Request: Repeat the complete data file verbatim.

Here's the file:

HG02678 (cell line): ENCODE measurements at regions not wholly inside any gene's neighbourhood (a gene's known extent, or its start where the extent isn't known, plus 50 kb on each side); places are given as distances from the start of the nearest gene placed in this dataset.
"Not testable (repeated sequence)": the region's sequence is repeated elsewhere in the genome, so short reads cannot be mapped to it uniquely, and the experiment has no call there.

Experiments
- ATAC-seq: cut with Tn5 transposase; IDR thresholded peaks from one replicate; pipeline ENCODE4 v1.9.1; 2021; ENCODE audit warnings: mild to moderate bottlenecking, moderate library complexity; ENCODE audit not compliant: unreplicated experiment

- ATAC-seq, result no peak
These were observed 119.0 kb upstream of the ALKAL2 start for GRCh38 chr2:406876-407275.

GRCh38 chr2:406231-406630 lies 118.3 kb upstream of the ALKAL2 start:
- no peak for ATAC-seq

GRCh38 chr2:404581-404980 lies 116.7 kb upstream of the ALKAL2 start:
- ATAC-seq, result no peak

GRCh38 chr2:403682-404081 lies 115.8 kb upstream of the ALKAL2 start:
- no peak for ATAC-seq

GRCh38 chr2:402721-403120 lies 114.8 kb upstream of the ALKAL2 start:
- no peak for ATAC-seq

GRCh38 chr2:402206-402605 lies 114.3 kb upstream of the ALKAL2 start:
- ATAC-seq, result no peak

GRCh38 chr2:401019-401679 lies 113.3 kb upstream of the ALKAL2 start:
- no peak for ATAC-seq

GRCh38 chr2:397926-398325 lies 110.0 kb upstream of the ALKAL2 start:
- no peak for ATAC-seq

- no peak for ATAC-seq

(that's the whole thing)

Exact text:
HG02678 (cell line): ENCODE measurements at regions not wholly inside any gene's neighbourhood (a gene's known extent, or its start where the extent isn't known, plus 50 kb on each side); places are given as distances from the start of the nearest gene placed in this dataset.
"Not testable (repeated sequence)": the region's sequence is repeated elsewhere in the genome, so short reads cannot be mapped to it uniquely, and the experiment has no call there.

Experiments
- ATAC-seq: cut with Tn5 transposase; IDR thresholded peaks from one replicate; pipeline ENCODE4 v1.9.1; 2021; ENCODE audit warnings: mild to moderate bottlenecking, moderate library complexity; ENCODE audit not compliant: unreplicated experiment

- ATAC-seq, result no peak
These were observed 119.0 kb upstream of the ALKAL2 start for GRCh38 chr2:406876-407275.

GRCh38 chr2:406231-406630 lies 118.3 kb upstream of the ALKAL2 start:
- no peak for ATAC-seq

GRCh38 chr2:404581-404980 lies 116.7 kb upstream of the ALKAL2 start:
- ATAC-seq, result no peak

GRCh38 chr2:403682-404081 lies 115.8 kb upstream of the ALKAL2 start:
- no peak for ATAC-seq

GRCh38 chr2:402721-403120 lies 114.8 kb upstream of the ALKAL2 start:
- no peak for ATAC-seq

GRCh38 chr2:402206-402605 lies 114.3 kb upstream of the ALKAL2 start:
- ATAC-seq, result no peak

GRCh38 chr2:401019-401679 lies 113.3 kb upstream of the ALKAL2 start:
- no peak for ATAC-seq

GRCh38 chr2:397926-398325 lies 110.0 kb upstream of the ALKAL2 start:
- no peak for ATAC-seq

- no peak for ATAC-seq